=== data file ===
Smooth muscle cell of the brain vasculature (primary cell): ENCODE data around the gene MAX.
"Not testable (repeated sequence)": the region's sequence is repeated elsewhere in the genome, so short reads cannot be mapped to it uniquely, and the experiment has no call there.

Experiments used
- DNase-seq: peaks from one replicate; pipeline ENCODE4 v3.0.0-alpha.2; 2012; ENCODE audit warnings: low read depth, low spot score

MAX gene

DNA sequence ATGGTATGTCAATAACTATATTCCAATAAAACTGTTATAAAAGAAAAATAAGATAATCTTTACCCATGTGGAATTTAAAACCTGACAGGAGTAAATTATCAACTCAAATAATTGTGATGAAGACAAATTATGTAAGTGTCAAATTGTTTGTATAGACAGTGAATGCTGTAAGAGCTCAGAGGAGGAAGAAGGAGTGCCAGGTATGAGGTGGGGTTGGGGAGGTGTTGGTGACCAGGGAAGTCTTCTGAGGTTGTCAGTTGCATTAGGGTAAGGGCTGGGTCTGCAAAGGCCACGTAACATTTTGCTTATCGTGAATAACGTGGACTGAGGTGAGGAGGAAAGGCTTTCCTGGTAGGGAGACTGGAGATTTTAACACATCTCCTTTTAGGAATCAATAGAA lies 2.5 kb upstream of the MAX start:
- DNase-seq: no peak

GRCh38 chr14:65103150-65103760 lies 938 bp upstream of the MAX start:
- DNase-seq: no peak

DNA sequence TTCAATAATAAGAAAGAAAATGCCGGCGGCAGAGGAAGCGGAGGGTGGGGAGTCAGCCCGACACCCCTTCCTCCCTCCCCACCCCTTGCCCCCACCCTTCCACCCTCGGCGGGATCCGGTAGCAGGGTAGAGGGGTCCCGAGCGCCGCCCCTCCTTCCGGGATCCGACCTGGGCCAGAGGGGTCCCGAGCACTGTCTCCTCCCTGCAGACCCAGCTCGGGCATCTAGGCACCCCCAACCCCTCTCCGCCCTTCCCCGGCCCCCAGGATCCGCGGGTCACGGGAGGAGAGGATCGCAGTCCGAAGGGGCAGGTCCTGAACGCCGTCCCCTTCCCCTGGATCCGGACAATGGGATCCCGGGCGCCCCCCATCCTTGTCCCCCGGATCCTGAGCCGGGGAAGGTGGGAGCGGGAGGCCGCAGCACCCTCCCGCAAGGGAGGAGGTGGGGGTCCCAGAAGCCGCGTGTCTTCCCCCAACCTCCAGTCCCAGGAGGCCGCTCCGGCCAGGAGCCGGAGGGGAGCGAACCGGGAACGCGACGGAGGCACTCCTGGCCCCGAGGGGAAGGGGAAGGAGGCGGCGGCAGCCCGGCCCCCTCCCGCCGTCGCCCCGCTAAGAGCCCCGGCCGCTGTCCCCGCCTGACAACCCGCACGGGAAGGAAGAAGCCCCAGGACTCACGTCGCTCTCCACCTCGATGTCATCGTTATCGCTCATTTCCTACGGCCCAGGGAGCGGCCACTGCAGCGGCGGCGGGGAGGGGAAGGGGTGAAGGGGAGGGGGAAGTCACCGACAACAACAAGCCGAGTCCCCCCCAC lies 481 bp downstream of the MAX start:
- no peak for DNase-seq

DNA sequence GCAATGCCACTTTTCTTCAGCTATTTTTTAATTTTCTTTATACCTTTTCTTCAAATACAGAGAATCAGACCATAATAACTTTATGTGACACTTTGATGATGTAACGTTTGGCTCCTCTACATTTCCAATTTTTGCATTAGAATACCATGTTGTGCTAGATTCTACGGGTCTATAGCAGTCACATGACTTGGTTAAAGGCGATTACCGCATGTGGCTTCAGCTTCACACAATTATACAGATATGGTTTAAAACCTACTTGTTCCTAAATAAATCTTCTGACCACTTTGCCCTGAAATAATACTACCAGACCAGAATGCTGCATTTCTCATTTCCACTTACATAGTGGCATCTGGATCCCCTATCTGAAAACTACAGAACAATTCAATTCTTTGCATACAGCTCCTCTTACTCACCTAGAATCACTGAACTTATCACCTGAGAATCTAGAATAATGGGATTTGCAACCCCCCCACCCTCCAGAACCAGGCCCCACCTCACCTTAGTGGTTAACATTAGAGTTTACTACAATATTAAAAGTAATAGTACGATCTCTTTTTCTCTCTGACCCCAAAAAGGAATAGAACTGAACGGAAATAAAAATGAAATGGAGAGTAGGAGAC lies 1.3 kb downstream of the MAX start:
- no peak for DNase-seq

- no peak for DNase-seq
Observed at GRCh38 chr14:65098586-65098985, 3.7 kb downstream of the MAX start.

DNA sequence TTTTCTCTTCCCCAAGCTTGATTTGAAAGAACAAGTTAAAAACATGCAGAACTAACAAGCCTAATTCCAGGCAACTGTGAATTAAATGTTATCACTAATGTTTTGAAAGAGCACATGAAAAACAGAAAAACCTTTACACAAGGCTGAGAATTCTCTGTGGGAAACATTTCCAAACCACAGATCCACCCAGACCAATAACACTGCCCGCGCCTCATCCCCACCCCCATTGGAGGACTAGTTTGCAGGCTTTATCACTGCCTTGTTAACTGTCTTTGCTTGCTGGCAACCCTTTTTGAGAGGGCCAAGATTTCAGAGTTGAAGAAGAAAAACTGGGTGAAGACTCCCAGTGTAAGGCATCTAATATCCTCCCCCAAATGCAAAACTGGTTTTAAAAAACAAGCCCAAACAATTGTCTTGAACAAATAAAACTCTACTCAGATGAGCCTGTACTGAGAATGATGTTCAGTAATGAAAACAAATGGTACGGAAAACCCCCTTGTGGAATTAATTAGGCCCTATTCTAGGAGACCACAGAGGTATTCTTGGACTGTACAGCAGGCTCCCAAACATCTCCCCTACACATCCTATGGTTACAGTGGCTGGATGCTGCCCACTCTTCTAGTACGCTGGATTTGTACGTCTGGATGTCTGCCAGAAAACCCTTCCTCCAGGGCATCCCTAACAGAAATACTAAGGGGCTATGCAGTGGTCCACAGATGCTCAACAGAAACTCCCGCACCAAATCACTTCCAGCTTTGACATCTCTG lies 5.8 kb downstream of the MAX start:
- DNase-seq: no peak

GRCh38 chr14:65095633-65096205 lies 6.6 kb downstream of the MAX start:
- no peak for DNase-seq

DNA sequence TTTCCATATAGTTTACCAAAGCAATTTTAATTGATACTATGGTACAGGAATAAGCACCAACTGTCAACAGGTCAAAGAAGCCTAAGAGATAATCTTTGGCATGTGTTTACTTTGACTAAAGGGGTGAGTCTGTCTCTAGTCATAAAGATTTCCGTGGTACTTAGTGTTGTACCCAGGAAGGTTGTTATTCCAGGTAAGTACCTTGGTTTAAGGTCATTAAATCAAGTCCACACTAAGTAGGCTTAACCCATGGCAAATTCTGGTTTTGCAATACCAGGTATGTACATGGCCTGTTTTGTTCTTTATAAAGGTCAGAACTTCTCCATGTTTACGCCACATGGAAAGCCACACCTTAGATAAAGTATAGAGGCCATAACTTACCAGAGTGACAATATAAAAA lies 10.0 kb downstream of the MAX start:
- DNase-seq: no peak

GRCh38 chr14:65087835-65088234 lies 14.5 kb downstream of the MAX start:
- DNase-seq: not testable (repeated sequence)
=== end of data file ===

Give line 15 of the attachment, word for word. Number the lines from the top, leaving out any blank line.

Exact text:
Observed at GRCh38 chr14:65098586-65098985, 3.7 kb downstream of the MAX start.